Aceing education in a tough market
- 22 March, 2007 23:00
Depth of expertise built over 20 years is central to success at Ace Training, one of two major players in a market where many have fallen by the wayside.
Managing director Tony Skelton joined the privately-owned company in 2000, and says he has since seen 23 IT training providers go out of business.
“The market’s not that big and entry into our segment of it is not easy. It takes years to create your credibility and your skill level,” he says.
Skelton says Ace’s market share for Microsoft training nationally has grown during his tenure to the point where it accounts for about 58 percent of technical (systems) IT training and about 80 percent of desktop training.
This performance comes at a time when he has observed major consolidation in the market that has forced the so many competitors to close.
It was Skelton’s motivation to lift the company out of a downturn that saw him join Ace at the start of the new millennium.
“From the mid to late ‘90s the market went through a bit of a dip. That was one of the attractions for me to come in when the company needed to be revitalised.”
Skelton and Bruce McLean are 50:50 shareholders in the business – McLean is a trainer who has worked at Ace for about 18 years.
It is with good reason that Skelton describes Auldhouse Computer Training as Ace’s “only nearest competitor”. There are many similarities between the firms – Auldhouse was formed in 1988, a year after Ace, they have branches in the three main centres, both partner with Microsoft and each has more than 30 staff.
In addition to Microsoft, Auldhouse supports training for Red Hat Linux, Cisco, Citrix, Crystal Design, A+ and UNIX.
However, Skelton says the key differences are Ace’s independence in being privately owned (the Auldhouse brand is owned by Gen-i), its NZQA registration and its bid to address IT skill shortages through the Diploma in Computer Technology.
Ace has five Microsoft certifications on the government education register, something Skelton says is unique in Australasia. It is also the exclusive local IBM authorised education centre (other than training done by the vendor itself) for software, excluding Rational.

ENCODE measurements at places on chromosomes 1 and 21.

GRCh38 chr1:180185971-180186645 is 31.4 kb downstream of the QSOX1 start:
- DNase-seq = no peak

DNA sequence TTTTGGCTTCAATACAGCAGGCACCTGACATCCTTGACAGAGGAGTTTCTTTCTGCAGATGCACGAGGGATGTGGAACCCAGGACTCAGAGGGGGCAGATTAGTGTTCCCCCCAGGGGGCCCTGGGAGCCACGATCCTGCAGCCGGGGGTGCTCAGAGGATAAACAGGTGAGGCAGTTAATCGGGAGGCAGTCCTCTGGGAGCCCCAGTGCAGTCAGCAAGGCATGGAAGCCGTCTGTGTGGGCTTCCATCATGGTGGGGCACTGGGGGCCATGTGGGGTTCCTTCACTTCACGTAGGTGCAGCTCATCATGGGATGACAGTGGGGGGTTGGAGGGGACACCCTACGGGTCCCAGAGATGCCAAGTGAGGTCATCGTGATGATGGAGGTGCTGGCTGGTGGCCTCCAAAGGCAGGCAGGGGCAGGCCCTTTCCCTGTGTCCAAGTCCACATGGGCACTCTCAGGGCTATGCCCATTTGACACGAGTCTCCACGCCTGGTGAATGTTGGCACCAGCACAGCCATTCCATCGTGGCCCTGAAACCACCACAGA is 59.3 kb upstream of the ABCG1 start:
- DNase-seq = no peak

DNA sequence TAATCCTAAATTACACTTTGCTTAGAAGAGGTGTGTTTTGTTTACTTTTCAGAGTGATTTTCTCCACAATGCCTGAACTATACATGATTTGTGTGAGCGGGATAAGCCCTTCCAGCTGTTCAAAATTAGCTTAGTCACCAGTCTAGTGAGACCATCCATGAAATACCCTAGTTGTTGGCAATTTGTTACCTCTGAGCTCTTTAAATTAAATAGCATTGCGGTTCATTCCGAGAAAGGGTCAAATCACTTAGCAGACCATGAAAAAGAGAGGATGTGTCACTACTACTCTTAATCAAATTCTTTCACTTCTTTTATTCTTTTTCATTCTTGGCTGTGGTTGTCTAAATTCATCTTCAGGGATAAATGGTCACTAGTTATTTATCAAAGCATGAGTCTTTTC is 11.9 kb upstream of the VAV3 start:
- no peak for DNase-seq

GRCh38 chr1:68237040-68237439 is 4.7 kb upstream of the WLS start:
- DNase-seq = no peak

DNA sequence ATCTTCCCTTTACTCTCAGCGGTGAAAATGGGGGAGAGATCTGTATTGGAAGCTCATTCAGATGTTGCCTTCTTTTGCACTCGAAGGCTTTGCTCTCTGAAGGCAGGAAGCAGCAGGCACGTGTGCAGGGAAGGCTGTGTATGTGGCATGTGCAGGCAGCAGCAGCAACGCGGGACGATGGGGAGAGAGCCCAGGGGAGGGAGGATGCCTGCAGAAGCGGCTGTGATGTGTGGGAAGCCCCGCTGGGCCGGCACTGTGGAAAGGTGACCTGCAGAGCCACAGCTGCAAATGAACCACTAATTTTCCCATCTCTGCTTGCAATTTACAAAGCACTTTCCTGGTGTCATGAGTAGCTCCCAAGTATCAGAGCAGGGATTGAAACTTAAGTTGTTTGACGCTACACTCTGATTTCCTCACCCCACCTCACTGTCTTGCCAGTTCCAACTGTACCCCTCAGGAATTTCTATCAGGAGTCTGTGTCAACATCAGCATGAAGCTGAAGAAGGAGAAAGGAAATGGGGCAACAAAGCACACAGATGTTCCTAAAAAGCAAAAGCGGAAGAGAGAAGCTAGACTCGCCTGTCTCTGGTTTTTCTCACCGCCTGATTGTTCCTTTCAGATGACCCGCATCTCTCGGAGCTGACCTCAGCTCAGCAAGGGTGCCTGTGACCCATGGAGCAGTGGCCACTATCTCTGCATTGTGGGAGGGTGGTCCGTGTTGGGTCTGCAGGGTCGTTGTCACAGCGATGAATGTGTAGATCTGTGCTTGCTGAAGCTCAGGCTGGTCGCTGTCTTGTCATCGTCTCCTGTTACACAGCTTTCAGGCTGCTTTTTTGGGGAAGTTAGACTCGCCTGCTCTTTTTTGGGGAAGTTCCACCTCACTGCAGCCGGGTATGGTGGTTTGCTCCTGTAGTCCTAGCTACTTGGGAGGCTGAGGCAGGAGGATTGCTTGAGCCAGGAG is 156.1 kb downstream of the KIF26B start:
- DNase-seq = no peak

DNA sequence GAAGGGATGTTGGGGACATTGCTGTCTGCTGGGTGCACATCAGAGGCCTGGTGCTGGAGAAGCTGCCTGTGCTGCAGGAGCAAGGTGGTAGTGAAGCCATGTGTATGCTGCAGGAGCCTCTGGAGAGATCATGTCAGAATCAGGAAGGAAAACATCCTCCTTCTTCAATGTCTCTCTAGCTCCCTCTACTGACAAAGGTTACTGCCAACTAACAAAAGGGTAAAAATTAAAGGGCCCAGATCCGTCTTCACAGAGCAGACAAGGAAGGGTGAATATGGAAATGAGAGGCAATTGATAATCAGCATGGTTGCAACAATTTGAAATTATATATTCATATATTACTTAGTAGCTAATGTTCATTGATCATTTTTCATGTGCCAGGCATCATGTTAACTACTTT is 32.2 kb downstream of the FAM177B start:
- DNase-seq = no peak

Late last year Ace launched the Diploma in Computer Technology, which includes an internship with a Microsoft business partner or a corporate.
The diploma aims to combat skill shortages by training in Microsoft .Net development and systems engineering, and getting graduates into partner organisations and other firms to train on the job. It aims to attract entrants with business experience.
Skelton says Ace ensures its training is relevant to industry needs by having long-term partnerships and being in almost daily contact with these partners and with customers.
New Microsoft technologies could provide a significant boost for Ace. Skelton says its customers are keen to be trained in Vista, Office 2007 and Exchange 2007, adding it was the first local training provider to offer scheduled Vista courses.
Ace’s involvement in combating the IT skills shortage extends beyond the computer technology diploma.
It is working with the Ministry of Education to improve standards of IT teaching in secondary schools. “There’s a distinct lack of skill there, but it’s not the teachers’ fault,” Skelton says. Ace advocates the introduction of scholarship level ICT in secondary schools, and would offer teaching for the scholarship if it was established.
Other future markets for Ace revolve around an ongoing demand for software training, particularly Excel, and the strong emergence of CRM.